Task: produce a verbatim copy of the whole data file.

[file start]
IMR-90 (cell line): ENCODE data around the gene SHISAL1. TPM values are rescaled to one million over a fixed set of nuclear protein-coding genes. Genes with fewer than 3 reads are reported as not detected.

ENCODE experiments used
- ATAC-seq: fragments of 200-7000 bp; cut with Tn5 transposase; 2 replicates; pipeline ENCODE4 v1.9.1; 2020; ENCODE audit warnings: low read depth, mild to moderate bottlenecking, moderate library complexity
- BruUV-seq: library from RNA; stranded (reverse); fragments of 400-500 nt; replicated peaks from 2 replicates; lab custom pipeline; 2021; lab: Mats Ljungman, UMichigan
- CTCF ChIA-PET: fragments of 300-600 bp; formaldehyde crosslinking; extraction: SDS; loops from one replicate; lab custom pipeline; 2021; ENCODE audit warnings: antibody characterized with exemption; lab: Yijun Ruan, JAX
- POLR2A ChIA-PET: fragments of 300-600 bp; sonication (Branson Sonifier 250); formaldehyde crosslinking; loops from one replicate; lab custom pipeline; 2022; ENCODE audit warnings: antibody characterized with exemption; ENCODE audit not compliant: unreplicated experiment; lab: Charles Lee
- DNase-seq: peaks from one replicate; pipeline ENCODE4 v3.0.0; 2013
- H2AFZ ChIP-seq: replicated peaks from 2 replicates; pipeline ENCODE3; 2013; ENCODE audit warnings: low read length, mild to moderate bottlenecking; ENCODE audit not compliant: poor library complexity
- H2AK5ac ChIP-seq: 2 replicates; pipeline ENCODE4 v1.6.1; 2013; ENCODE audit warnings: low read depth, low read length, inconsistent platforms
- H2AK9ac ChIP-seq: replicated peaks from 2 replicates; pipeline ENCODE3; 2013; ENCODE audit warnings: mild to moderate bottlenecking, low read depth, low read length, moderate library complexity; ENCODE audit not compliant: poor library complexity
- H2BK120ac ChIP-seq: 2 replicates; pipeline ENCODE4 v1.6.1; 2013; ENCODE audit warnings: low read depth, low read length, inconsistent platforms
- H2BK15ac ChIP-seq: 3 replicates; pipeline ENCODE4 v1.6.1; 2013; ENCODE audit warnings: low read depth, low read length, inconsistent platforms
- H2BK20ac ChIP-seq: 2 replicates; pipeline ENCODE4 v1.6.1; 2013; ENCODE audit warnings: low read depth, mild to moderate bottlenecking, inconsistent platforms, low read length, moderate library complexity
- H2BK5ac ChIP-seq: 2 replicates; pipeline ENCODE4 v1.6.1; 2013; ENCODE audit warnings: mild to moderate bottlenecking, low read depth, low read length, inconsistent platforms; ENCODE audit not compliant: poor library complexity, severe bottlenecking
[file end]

IMR-90 (cell line): ENCODE data around the gene SHISAL1. TPM values are rescaled to one million over a fixed set of nuclear protein-coding genes. Genes with fewer than 3 reads are reported as not detected.

ENCODE experiments used
- ATAC-seq: fragments of 200-7000 bp; cut with Tn5 transposase; 2 replicates; pipeline ENCODE4 v1.9.1; 2020; ENCODE audit warnings: low read depth, mild to moderate bottlenecking, moderate library complexity
- BruUV-seq: library from RNA; stranded (reverse); fragments of 400-500 nt; replicated peaks from 2 replicates; lab custom pipeline; 2021; lab: Mats Ljungman, UMichigan
- CTCF ChIA-PET: fragments of 300-600 bp; formaldehyde crosslinking; extraction: SDS; loops from one replicate; lab custom pipeline; 2021; ENCODE audit warnings: antibody characterized with exemption; lab: Yijun Ruan, JAX
- POLR2A ChIA-PET: fragments of 300-600 bp; sonication (Branson Sonifier 250); formaldehyde crosslinking; loops from one replicate; lab custom pipeline; 2022; ENCODE audit warnings: antibody characterized with exemption; ENCODE audit not compliant: unreplicated experiment; lab: Charles Lee
- DNase-seq: peaks from one replicate; pipeline ENCODE4 v3.0.0; 2013
- H2AFZ ChIP-seq: replicated peaks from 2 replicates; pipeline ENCODE3; 2013; ENCODE audit warnings: low read length, mild to moderate bottlenecking; ENCODE audit not compliant: poor library complexity
- H2AK5ac ChIP-seq: 2 replicates; pipeline ENCODE4 v1.6.1; 2013; ENCODE audit warnings: low read depth, low read length, inconsistent platforms
- H2AK9ac ChIP-seq: replicated peaks from 2 replicates; pipeline ENCODE3; 2013; ENCODE audit warnings: mild to moderate bottlenecking, low read depth, low read length, moderate library complexity; ENCODE audit not compliant: poor library complexity
- H2BK120ac ChIP-seq: 2 replicates; pipeline ENCODE4 v1.6.1; 2013; ENCODE audit warnings: low read depth, low read length, inconsistent platforms
- H2BK15ac ChIP-seq: 3 replicates; pipeline ENCODE4 v1.6.1; 2013; ENCODE audit warnings: low read depth, low read length, inconsistent platforms
- H2BK20ac ChIP-seq: 2 replicates; pipeline ENCODE4 v1.6.1; 2013; ENCODE audit warnings: low read depth, mild to moderate bottlenecking, inconsistent platforms, low read length, moderate library complexity
- H2BK5ac ChIP-seq: 2 replicates; pipeline ENCODE4 v1.6.1; 2013; ENCODE audit warnings: mild to moderate bottlenecking, low read depth, low read length, inconsistent platforms; ENCODE audit not compliant: poor library complexity, severe bottlenecking